Walk along the Jordanese canals, visit the unique petite restaurants and be amazed by the silence of the courtyards. Get your free city map with the route at Bakkerwinkel, Warmoesstraat 69 and see the places of interest on your phone.
approx. 1,5 hours
approx. 4 km
We start the walk at Lindengracht, at Cafe Thijssen. This is the ideal spot to get your copy of this map, and prepare your walk by having a delicious cup of coffee, lunch or well-tapped beer, before you hit the road. The cafe is named after writer, politician and teacher Theo Thijssen, who is mostly known for his book Kees de Jongen (Kees the Boy). In front of the cafe, you will find the statue of Theo Thijssen, made by Hans Bayens and reveiled by former mayor of Amsterdam Wim Polak on the 100th birthday of Thijssen, June 16th 1979. Theo Thijssen was an Amsterdam and Jordanese inhabitant in heart and soul. He's still being loved by the nowadays Jordanese inhabitants. A bit further on this route, in between stopping point H and I, you will be close to the small Theo Thijssen Museum, which is situated at Eerste Leliedwarsstraat 16.
Just around the corner, at Brouwersgracht, you will find Sweet Bob Amsterdam; over here you could buy the most delicious brigadeiros, a sweet addiction for life!
The gables at Lindengracht show eight artisans; one of the many examples of that the Jordaan area was a real working-class neighbourhood. The Lindengracht was scene of an important uprising: the eel uprising (Dutch: palingoproer). On Sunday the 25th of July 1886, policemen cut down the rope on which an eel was hanging. The rope was stretched over the Lindengracht, which was in that time still a real ditch. It was for a game, during which contestants stood on a small, wobbly boat, and tried to rip the eel - alive - from the rope. You can imagine that it was hard not to fall into the water and that it was very funny to watch this spectacle. This time, the police ended this 'cruel entertainment'. Immediately, the people turned against the police, who had to make their way through the crowd, with drawn sabre. The day after that day, new uprisings begun, which ended with 26 deaths and many wounded. Were the uprisings really about the prohibition of the game? At the end of the 19th century, there was much dissatisfaction in the Jordaan area. The living conditions were very poor and the government was not trying very hard to improve it. And now, the police came to end a "harmless game" in addition; the Jordaan inhabitants did not take it anymore!
On your way to stopping point C, you will find the Muizenhuis (Mouse House), a fantasy world of toy-mouses.
About the Zeven Keurvorstenhofje (courtyard of the Seven Electors), the courtyard is normally open to visitors, but due to COVID-19 it remains closed until further notice. People can only guess about the origin of the name of the courtyard. It was founded by Cornelis Martenszoon Pronck; you would expect the name Pronck(en)hofje (courtyard of Pronck). The courtyard existed of seven small houses, and was decorated with garish gable stones and verses. It is possible that the coarse Amsterdam inhabitants, who were not very fond of the Roman Catholic church and the inhabitant of the courtyard, have shouted: 'Look at that Pronck-ish (i.e. showy) courtyard! The houses look like seven small palaces, the palaces of the seven electors!' Most likely, the courtyard was founded in 1645, but later some houses were added. On these houses, you could see a plaque. If you add up the capital letters of the plaque as Roman numerals, you will know in which year these houses are added to the courtyard. (Tip: W = VV)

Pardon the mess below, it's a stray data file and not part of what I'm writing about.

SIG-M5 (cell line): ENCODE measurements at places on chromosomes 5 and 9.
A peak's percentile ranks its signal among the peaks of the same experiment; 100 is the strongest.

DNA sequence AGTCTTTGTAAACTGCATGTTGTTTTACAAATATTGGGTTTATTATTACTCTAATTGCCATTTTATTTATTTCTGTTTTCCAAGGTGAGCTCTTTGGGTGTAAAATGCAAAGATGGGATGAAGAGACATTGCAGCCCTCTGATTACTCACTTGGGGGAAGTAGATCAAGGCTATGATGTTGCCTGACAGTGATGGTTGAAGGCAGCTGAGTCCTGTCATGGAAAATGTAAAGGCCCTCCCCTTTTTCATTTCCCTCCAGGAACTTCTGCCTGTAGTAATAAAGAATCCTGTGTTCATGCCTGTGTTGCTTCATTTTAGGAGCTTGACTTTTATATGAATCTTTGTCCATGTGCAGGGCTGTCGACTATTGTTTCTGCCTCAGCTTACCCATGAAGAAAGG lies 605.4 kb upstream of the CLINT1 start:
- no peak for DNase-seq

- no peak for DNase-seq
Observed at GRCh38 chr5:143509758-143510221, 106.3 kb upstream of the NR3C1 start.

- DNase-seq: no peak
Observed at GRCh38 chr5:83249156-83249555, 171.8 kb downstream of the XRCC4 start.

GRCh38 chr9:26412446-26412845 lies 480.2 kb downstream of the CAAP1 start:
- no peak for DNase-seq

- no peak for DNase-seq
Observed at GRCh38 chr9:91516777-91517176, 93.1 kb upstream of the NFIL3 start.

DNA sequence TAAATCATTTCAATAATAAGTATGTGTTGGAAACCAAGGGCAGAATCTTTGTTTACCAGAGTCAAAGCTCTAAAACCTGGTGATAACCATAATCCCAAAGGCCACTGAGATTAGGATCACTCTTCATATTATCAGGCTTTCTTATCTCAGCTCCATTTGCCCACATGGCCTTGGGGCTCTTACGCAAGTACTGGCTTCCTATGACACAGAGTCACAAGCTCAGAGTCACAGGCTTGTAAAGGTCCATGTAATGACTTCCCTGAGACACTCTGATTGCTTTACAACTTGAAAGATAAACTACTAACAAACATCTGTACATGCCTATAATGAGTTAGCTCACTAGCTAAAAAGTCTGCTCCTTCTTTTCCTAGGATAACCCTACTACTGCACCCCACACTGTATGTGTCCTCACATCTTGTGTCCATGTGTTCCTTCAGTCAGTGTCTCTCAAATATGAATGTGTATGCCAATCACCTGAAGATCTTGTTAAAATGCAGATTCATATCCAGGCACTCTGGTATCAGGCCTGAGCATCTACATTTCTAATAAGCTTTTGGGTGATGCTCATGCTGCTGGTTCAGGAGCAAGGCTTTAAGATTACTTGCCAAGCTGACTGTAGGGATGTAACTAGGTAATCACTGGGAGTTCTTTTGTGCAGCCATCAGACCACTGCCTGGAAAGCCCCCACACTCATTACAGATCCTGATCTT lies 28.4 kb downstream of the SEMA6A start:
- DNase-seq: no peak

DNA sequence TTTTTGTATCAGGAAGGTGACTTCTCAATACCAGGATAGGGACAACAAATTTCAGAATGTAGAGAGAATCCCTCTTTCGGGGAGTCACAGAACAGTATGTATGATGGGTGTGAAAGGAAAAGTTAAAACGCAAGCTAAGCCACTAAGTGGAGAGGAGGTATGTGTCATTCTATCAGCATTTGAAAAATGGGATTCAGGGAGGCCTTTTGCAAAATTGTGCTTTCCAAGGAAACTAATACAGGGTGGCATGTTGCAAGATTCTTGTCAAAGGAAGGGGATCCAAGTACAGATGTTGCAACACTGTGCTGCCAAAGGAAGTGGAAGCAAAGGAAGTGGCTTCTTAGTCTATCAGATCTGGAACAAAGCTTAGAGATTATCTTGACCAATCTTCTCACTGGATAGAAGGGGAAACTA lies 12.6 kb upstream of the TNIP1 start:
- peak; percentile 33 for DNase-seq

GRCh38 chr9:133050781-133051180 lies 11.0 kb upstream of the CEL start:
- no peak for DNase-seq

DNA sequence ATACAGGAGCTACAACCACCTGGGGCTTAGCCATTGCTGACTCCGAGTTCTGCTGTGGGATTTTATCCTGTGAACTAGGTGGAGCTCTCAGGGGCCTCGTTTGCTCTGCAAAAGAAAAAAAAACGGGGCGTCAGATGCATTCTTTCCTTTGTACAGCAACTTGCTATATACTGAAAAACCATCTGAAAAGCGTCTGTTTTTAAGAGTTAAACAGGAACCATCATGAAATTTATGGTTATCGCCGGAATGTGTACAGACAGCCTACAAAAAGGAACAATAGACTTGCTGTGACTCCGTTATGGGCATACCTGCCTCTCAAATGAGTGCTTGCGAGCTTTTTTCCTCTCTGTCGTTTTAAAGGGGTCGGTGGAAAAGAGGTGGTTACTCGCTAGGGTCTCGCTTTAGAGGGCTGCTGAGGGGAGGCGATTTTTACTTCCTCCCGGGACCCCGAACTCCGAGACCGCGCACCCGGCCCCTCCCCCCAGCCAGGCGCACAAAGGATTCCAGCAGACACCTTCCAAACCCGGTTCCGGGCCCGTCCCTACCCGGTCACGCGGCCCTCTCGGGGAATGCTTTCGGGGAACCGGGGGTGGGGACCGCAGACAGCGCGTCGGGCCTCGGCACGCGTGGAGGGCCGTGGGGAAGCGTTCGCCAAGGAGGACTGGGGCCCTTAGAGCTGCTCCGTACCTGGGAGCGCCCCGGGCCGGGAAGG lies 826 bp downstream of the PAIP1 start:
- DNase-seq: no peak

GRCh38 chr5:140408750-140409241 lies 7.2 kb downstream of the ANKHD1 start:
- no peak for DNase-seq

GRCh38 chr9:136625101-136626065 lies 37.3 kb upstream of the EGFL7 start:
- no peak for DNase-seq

A tip for a nice Dutch lunch on your way to point D: PANCAKES Amsterdam gives a new Amsterdam twist to the traditional pancake restaurants and makes the most delicious pancakes and "poffertjes"!
A little further on the route, a small statue of Anne Frank is standing in front of the Westerkerk. Since the Anne Frank House is just around the corner, this small statue is photographed very often by tourists from all over the world. From the 6th of July 1942 to the 4th of August 1944, Jewish Anne Frank had lived together with her own family, family Van Pels and dentist Frits Pfeffer in the very small hiding place at Prinsengracht 263, to hide for the Nazi-Germans. Anne Frank is famous in the Netherlands and beyond for her diary in which she described the life of a young, teenage girl in hiding so painfully striking. The small statue was reveiled by former mayor Samkalden on the 14th of March 1977, which date is mostly being held as the alleged dying day of Anne Frank. She was murdered in 1945 in concentration camp Bergen-Belsen.
In 1979, a contest to create the most beautiful design for a gay monument was held in Amsterdam. Karin Daan won this competition with her design which consists of 3 pink triangles which form together 1 large triangle. A text, freely translated in English "Such an immoderate longing for Friendship" is written on the triangle on the ground. The Dutch frase is a verse of the homosexual Jewish writer Jacob Israël de Haan (1881-1924). The three triangles stand for present, past and future.